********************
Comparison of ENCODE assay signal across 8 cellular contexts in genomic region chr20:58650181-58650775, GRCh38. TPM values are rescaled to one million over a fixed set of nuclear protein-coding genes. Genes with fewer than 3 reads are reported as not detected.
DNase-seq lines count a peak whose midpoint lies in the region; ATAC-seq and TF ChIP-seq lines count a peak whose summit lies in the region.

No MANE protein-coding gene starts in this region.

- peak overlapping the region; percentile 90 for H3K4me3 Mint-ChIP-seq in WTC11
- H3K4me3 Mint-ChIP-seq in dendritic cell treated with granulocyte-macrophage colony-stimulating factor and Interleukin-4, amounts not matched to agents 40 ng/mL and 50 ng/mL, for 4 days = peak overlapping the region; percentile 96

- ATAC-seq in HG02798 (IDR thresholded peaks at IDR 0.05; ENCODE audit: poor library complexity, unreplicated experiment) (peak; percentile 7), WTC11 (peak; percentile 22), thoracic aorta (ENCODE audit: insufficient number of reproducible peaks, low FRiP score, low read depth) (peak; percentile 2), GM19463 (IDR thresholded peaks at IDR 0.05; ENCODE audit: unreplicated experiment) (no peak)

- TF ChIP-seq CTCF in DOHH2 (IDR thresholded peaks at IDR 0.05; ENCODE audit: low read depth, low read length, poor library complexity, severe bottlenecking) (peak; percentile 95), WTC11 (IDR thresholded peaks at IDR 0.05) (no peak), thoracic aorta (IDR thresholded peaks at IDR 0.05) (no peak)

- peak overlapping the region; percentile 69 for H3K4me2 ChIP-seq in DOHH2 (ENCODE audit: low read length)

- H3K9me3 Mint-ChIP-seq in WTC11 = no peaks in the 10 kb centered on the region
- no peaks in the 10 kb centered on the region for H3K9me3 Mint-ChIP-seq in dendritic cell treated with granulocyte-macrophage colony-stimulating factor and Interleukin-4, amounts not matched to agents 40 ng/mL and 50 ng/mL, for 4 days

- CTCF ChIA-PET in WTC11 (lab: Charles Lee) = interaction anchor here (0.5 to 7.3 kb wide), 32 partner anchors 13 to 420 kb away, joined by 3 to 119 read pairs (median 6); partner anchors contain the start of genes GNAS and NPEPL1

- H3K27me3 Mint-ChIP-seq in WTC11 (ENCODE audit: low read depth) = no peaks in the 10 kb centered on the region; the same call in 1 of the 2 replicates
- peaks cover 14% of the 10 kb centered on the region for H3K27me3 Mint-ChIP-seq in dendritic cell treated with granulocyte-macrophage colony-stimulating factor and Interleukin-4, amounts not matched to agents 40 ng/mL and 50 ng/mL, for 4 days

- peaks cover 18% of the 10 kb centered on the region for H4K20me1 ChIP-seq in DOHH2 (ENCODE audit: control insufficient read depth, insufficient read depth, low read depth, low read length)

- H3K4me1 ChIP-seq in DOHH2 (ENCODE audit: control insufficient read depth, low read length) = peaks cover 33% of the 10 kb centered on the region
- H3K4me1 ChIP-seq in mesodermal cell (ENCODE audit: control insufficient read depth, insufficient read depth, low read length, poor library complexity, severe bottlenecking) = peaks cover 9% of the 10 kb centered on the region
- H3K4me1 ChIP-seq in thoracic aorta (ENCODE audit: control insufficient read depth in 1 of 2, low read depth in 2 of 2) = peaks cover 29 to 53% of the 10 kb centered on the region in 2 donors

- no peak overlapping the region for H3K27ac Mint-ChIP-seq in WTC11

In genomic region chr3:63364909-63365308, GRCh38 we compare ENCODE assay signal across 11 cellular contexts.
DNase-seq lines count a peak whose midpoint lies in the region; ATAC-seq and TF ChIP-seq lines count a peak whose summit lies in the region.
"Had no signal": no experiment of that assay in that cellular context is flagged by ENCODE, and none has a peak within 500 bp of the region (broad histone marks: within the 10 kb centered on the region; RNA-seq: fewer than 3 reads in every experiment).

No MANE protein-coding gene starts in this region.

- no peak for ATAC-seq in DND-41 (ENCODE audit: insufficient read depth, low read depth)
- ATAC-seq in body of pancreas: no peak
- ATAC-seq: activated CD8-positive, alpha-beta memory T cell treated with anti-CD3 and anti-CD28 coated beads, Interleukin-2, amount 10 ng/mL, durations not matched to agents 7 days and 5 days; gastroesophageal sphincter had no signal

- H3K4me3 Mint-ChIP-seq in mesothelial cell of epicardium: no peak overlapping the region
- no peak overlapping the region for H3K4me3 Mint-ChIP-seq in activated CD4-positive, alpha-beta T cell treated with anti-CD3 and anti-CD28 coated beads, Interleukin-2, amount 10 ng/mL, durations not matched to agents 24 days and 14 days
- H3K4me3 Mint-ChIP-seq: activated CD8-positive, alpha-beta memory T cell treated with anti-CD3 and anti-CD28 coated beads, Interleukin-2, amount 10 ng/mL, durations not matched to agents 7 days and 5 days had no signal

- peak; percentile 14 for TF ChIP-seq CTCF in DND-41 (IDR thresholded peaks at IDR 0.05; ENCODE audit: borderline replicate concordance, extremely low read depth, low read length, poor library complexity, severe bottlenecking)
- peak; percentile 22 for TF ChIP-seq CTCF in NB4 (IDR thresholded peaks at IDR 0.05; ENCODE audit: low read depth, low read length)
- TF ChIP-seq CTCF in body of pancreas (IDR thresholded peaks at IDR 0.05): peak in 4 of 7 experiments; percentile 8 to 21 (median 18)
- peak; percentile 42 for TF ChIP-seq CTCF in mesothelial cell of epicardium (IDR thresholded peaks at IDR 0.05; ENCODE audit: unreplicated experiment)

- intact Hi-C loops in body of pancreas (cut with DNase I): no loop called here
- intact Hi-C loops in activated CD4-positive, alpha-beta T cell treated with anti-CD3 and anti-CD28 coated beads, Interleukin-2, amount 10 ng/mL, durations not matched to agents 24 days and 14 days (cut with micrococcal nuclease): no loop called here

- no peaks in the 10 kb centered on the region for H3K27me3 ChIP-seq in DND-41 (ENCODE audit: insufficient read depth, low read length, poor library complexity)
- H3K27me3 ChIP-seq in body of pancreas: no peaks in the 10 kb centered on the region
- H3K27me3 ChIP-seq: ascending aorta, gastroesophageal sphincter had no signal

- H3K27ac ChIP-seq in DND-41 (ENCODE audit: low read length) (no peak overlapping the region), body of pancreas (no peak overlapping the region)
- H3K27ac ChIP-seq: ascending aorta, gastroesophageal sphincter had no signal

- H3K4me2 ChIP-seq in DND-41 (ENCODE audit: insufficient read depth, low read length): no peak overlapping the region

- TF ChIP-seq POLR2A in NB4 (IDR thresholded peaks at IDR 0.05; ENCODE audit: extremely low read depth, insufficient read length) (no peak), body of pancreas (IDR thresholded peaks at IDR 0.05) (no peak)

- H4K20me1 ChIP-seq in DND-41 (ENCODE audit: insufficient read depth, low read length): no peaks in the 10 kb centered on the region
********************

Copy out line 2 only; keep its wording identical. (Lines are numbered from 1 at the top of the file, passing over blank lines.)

DNase-seq lines count a peak whose midpoint lies in the region; ATAC-seq and TF ChIP-seq lines count a peak whose summit lies in the region.